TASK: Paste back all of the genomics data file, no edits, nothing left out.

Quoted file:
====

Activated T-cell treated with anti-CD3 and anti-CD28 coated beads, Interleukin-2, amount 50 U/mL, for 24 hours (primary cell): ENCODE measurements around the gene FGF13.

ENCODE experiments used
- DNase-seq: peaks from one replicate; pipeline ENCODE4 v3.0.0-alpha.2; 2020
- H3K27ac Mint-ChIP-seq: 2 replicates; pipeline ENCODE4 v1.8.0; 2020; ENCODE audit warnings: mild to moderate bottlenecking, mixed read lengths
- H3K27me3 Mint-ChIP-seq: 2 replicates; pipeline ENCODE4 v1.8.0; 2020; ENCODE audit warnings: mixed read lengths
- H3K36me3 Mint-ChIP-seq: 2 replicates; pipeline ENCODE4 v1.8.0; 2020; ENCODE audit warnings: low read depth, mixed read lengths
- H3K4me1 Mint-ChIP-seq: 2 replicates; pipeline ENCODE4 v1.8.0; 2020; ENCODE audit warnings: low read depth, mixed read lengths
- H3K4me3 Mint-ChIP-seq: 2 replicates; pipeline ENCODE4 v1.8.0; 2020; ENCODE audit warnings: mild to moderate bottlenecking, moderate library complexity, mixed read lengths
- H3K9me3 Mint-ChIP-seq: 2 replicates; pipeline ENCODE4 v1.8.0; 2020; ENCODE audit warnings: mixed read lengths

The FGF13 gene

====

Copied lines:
Activated T-cell treated with anti-CD3 and anti-CD28 coated beads, Interleukin-2, amount 50 U/mL, for 24 hours (primary cell): ENCODE measurements around the gene FGF13.

ENCODE experiments used
- DNase-seq: peaks from one replicate; pipeline ENCODE4 v3.0.0-alpha.2; 2020
- H3K27ac Mint-ChIP-seq: 2 replicates; pipeline ENCODE4 v1.8.0; 2020; ENCODE audit warnings: mild to moderate bottlenecking, mixed read lengths
- H3K27me3 Mint-ChIP-seq: 2 replicates; pipeline ENCODE4 v1.8.0; 2020; ENCODE audit warnings: mixed read lengths
- H3K36me3 Mint-ChIP-seq: 2 replicates; pipeline ENCODE4 v1.8.0; 2020; ENCODE audit warnings: low read depth, mixed read lengths
- H3K4me1 Mint-ChIP-seq: 2 replicates; pipeline ENCODE4 v1.8.0; 2020; ENCODE audit warnings: low read depth, mixed read lengths
- H3K4me3 Mint-ChIP-seq: 2 replicates; pipeline ENCODE4 v1.8.0; 2020; ENCODE audit warnings: mild to moderate bottlenecking, moderate library complexity, mixed read lengths
- H3K9me3 Mint-ChIP-seq: 2 replicates; pipeline ENCODE4 v1.8.0; 2020; ENCODE audit warnings: mixed read lengths

The FGF13 gene